The draft bill immediately drew criticism.
"It is important that the government wants to combat cybercrime but this proposal is rushed: it is unnecessary and creates new security risks for citizens," said Simone Halink of Dutch digital rights organization Bits of Freedom in a blog post on Thursday. The proposal ignores alternatives, she said, adding that the police already has the power to fight online crime but lacks knowledge and manpower to do so efficiently. A better solution would be to increase police manpower instead of increasing their digital investigation powers, she added.
Moreover, the pending Dutch legislation could set an example for other governments which could start an arms race between hacking governments, she said. Governments should be closing security holes, and not leave them open, she said.
Bits of Freedom called on Dutch citizens to reach out to the government and asked the government to reconsider the bill.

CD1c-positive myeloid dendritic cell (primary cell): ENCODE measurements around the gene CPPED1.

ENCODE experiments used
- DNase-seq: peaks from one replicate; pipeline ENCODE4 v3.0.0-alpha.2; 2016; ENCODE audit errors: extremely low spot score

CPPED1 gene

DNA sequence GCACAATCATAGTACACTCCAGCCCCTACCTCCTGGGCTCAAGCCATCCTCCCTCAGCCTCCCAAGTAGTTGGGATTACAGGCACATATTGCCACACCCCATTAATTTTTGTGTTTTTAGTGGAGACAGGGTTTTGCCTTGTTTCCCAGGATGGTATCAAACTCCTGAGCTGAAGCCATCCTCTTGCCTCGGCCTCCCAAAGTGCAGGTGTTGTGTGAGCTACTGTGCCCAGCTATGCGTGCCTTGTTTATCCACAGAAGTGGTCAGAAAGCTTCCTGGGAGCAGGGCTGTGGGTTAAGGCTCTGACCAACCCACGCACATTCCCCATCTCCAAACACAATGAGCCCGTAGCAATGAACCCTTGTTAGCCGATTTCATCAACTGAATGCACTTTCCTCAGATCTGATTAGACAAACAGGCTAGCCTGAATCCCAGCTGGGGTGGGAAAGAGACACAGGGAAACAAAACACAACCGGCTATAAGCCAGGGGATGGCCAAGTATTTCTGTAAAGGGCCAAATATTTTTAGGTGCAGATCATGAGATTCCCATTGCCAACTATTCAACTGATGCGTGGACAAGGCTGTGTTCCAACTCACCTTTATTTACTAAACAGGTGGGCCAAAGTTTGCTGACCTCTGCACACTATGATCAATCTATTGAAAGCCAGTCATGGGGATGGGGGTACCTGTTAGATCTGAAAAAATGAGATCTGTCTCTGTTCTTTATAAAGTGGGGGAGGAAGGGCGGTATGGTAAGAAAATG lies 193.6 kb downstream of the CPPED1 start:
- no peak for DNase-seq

At the moment the draft bill is in the consultation phase, meaning parties involved such as the police and other law enforcement as well as citizens and advisory bodies will be able to comment on it, ministry spokesman Wiebe Alkema said. Following that, the bill will be sent to sent to the Council of Ministers after which it will be sent to the Dutch Council of State, an advisory body on legislation. The bill will probably be send to the House of Representatives by the end of the year, he said.
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